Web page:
Many types of software testing are conducted along a software development’s life cycle to ensure that the software you release to your customers is stable and behaves as expected.

Read more: smoke testing and user acceptance testing

One such type of testing is performance testing which seeks to validate the performance of the system and that your application provides an optimal user experience. It seeks to determine how the components of a system perform under certain conditions and various workloads.

Performance testing will primarily highlight any improvements you need to make to your software to ensure its stability, responsiveness and speed before it’s released into production.

In this article, we will focus on a subcategory of performance testing known as soak testing. 

What is soak testing?

Soak testing, which is sometimes referred to as endurance testing, is a type of performance and load test that evaluates how a software application handles a growing number of users for an extended period of time.

Therefore, the goal of this type of testing is to ensure that the software application can handle a huge volume of load and determine whether it will exhibit abnormal behavior, or even crash, under such circumstances. 

In other words, as its name suggests and from the word ‘soak’, the software is ‘soaked’ in or subjected to high load for a specified period of time.

Soak testing will be able to reveal any issues that can only come up after hours, or even days, of usage and to observe what would happen outside its design expectations.

Soak testing is usually run before the build is deployed. The application will then undergo a series of load tests after which soak testing is performed. Soak testing will then be the last step to ensure the reliability of your software.

Since this testing is done for a long period of time, it should usually be done on the weekends or overnight to ensure minimal disruption to the development team.

Due to the long duration of this test, it will need to be conducted with the help of an appropriate automation tool and so your team will need to possess the technical expertise to use such tools to run a successful soak test.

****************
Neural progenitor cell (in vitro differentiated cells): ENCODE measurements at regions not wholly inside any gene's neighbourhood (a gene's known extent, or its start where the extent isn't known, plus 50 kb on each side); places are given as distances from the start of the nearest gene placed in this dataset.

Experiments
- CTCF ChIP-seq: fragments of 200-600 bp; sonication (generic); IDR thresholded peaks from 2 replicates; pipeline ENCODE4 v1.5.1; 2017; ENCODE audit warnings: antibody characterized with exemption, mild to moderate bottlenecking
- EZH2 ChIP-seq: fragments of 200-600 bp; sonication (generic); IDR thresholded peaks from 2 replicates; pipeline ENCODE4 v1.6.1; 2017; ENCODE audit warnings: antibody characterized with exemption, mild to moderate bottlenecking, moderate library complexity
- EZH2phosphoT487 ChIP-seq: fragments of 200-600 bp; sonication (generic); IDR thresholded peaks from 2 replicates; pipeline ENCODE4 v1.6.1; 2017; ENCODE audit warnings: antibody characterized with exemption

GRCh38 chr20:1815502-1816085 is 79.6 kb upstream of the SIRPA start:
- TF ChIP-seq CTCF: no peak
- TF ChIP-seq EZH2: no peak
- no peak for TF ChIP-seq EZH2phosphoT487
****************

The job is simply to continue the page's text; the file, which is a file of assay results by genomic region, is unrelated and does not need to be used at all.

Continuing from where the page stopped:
Why is soak testing necessary?

The reason this type of testing is performed is to check how the system behaves when it’s used continuously and under sustained load. As a result, the primary purpose of this test is to validate system behavior in production use for extended periods of time.

The main issues that soak testing seeks to uncover include:

  • Memory leaks that may occur after extended usage- developers can find any potential leaks which might negatively impact performance and fix them
  • Response time degradation– to ensure that response time after continuous use remains the same and as good as it was at the beginning of the test
  • System resources degradation that would usually surface when a test is run for a long period of time
  • Database connection issues– failure to close database cursors under certain conditions may result in the application crashing
  • Layer connections failure– soak testing will reveal whether there is a failure of close connections between the layers of a system which could interrupt the modules of the system

It may behave normally for a couple of hours or so during other stages of software testing but soak testing will reveal whether the system remains stable if it’s used for a longer period of time or whether it would crash or behave abnormally.

As we’ve mentioned, the main problems this testing seeks to uncover are ones such as memory leaks or degradation in performance that could occur over time due to continuous usage.

Consequently, for this test, teams will seek to mimic real-world usage.

This means that soak testing gives developers the peace of mind that the system would run smoothly for longer periods of time without any maintenance required, thereby reducing higher maintenance costs if not identified during the testing stages.